Dan John: Wandering Weights, Issue # 155

Wandering Weights
Our Epic Journey Through All Things Heavy, Issue # 155

What do FMS Trunk Stability Pushup scores mean for swinging sports? Contact sports? I loved this section of the Three Principles lecture, where Greg Rose demonstrates how a disconnect between the lower body and upper body can cause power problems.


I lifted in the Utah Recordmakers meet on Saturday and did just fine. I came in with tweaked left shoulder and left limping with pulled left quad.

Ah, this is the joy of lifting at age sixty. O lifting has a lot more participants today, but the quality is down. I was amazed at how few attempts were made over 300 pounds (136 kilos) as this was pretty standard when I lifted. I often would come home without medals with lifts that would be pretty good today: high 200s in the snatch and high 300s in the Clean and Jerk.

The techniques are better for the young lifters. Everyone is wearing singlets again and lifting boots. I appreciate that. Coaches use clipboards and iPads to coach their athletes. I miss the old days for some things.

I talked with one young female lifter who I was impressed with because she “lifted weights!” So, a lot of time with PVC pipes has great value, but this girl lifted with aggression and intensity and went after the big weights.

Everything is easy until it gets heavy.

It was nice being nervous, thirsty, dehydrated and needing to pee all the time again. That’s how I compete: I’m always looking for drinking water and urinals. Now, there is a lovely image to start your day.

Around the web this week, I found a wide variety of new and fun things.

I had a fun interview with Pat Flynn and we discussed favorite books, movies and all the rest:


The Sword in the Stone

The Hobbit

Don Quixote (Book One)


Hitchhiker’s Guide to the Galaxy




The Tao of Pooh

Do Not Go Gentle Into That Good Night (Dylan Thomas poem)

Wednesday (From “Seven Days to Sunday”)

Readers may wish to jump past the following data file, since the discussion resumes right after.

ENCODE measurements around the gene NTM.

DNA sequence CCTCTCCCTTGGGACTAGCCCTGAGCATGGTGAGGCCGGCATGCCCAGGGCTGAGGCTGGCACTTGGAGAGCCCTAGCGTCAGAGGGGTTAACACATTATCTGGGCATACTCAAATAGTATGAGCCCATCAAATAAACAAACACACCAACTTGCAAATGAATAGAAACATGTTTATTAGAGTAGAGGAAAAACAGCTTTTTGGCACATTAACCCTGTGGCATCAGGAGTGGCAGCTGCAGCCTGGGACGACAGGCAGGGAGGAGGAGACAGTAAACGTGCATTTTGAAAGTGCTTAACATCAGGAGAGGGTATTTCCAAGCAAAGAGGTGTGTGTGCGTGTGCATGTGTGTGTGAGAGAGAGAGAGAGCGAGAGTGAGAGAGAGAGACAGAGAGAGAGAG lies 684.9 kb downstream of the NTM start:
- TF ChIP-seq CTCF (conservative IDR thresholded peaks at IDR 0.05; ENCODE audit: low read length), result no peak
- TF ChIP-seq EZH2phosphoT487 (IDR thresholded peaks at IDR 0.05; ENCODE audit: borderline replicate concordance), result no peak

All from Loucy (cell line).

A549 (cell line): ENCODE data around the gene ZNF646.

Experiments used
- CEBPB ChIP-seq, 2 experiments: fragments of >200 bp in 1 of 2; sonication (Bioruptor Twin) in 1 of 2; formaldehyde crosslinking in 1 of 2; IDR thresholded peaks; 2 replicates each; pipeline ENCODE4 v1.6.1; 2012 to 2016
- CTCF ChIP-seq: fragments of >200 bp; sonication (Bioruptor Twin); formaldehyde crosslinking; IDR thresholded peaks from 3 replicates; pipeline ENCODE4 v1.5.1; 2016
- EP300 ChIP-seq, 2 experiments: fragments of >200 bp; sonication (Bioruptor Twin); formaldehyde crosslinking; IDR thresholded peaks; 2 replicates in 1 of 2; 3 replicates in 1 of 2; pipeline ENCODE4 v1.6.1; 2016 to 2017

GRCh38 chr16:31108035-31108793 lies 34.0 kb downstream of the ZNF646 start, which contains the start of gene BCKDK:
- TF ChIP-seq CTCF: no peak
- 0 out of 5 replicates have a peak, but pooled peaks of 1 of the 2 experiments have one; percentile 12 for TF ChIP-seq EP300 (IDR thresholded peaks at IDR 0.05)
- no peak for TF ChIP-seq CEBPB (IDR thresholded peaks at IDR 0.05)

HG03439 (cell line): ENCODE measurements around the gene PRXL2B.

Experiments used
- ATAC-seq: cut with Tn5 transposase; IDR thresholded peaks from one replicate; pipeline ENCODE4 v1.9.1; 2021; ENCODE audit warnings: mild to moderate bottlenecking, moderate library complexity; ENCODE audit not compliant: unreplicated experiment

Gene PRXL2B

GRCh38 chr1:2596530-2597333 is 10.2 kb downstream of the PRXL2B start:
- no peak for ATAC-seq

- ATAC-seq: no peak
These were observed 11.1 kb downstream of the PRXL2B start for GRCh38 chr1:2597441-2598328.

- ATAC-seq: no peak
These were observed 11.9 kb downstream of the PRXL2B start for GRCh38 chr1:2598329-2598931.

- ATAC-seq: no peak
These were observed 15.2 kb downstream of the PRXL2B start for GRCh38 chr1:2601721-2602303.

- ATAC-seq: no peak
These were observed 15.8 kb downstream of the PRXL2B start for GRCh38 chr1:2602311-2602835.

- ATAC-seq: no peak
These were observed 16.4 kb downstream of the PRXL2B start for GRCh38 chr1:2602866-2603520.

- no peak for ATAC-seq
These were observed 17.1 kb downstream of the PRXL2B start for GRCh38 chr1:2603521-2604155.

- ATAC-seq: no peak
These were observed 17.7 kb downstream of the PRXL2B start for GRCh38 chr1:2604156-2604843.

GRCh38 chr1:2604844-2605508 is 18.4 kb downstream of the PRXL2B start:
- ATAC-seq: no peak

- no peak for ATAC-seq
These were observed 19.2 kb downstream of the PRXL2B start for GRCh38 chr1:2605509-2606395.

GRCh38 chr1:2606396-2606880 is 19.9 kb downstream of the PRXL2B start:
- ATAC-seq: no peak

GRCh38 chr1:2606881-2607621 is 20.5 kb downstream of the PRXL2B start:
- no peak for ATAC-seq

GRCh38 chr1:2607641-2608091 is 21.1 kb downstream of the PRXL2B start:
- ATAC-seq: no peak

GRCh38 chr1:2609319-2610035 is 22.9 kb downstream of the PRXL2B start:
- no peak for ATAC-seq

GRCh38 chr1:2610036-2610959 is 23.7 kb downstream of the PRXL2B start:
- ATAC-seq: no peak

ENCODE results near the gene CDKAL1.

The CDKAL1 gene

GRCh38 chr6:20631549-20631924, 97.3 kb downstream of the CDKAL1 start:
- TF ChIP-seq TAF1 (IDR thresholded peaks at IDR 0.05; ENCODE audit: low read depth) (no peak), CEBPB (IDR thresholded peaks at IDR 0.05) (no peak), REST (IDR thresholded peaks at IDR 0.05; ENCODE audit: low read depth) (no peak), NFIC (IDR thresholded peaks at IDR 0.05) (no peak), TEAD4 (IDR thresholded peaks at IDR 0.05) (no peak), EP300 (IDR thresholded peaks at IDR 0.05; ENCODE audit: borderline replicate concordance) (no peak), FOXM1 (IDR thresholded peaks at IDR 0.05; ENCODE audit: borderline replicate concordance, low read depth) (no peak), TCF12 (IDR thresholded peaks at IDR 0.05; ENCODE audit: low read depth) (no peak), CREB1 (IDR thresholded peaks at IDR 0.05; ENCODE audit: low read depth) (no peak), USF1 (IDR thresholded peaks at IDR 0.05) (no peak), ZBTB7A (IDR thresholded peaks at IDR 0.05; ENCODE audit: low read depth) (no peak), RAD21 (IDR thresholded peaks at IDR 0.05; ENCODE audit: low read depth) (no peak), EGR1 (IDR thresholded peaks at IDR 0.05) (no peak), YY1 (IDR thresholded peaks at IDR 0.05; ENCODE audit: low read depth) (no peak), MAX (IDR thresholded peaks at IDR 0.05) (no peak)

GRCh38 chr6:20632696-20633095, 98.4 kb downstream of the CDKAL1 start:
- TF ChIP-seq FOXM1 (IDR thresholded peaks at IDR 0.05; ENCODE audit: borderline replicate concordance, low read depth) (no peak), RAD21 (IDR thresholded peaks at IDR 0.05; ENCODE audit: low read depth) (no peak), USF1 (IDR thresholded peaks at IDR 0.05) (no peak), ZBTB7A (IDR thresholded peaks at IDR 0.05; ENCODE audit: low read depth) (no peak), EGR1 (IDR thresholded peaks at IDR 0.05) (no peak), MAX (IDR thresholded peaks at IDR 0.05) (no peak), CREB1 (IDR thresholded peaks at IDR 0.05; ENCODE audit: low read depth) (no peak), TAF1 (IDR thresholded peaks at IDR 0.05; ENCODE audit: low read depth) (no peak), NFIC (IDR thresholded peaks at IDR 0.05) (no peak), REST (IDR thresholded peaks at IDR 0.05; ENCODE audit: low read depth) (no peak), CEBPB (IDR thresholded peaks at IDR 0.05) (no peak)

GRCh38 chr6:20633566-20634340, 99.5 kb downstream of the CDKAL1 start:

This is a nice article simplifying fitness and diet.


1. Drink up to 1 Gallon of Water a Day

OK, I know what you are thinking right now….”A GALLON!!! I’ll be in the bathroom all day!” Yes, in the beginning you will be going to the bathroom more often, but your body will get used to the extra water and it will slow down. If right now you don’t drink a lot of water, work your way up to the gallon. Don’t try to go from usually drinking 8-16 ounces a day to a gallon right away, you will feel like you are floating. LOL. Instead, try adding 8-16 ounces every other day until you reach that gallon. It will get easier.

So why add the water? Adding the extra water is not only good for you, but it will help keep you full and that will help with the extra snacking or food you might be tempted by during the holidays. It will also keep you from drinking all those calorie dense specialty drinks that come out around the holidays. You know, the ones that are really good but after you had it you feel like you just ate a whole buffet.

2. Add extra leafy green vegetables to every meal

This is another really simple way to help fight those dreaded holiday pounds. Adding those extra veggies to every meal is not only a simple way to make you feel fuller, longer, but also a great way to get extra vitamins and nutrients in.

Now, you don’t need to sit there feeling like a rabbit, chewing on lettuce. LOL. But add an extra handful of spinach to a salad or green smoothie. Add an extra 1/2-1 cup of veggies to your plate for dinner. Put some bell pepper in your eggs in the morning. It’s pretty simple. And before you know it, you will be eating more veggies then ever before and not only will your waistline love it, but so will your general health.

3. Go for a walk

Simple right? Yes, it should be, but I have a lot of clients tell me they 1. don’t have enough time or 2. they don’t believe walking is enough.

End quote

A quick video about success…as a science and an art.

While the United States is having nothing but health issues, some countries are taking the lead. This article about something Scotland is doing has me interested.


She later told MSPs that the government was putting forward “bold” measures which would “make a real, lasting difference to the country’s health”.

These include plans to restrict price promotions on food and drink high in fat, sugar and salt in areas around visitor attractions and on routes to schools, and £40m of investment to deliver almost 100,000 “supported weight management interventions” for people with or at risk of type two diabetes.

Ms Campbell also said that if the UK government did not commit to banning TV adverts for unhealthy food before the 21:00 watershed, the Scottish government would ask for powers to be devolved so it could do so itself.

The SNP MSP said: “Simply put, it’s harming the people of Scotland. It also puts pressure on the NHS, other public services and our economy.

“That is why we need commitment and action from everyone across all sectors and at all levels including government, citizens, the public sector and businesses right across the country.”

End quote

Lots of people pinged me emails about my apple diet information from last week. Here is another article on the benefits of apples.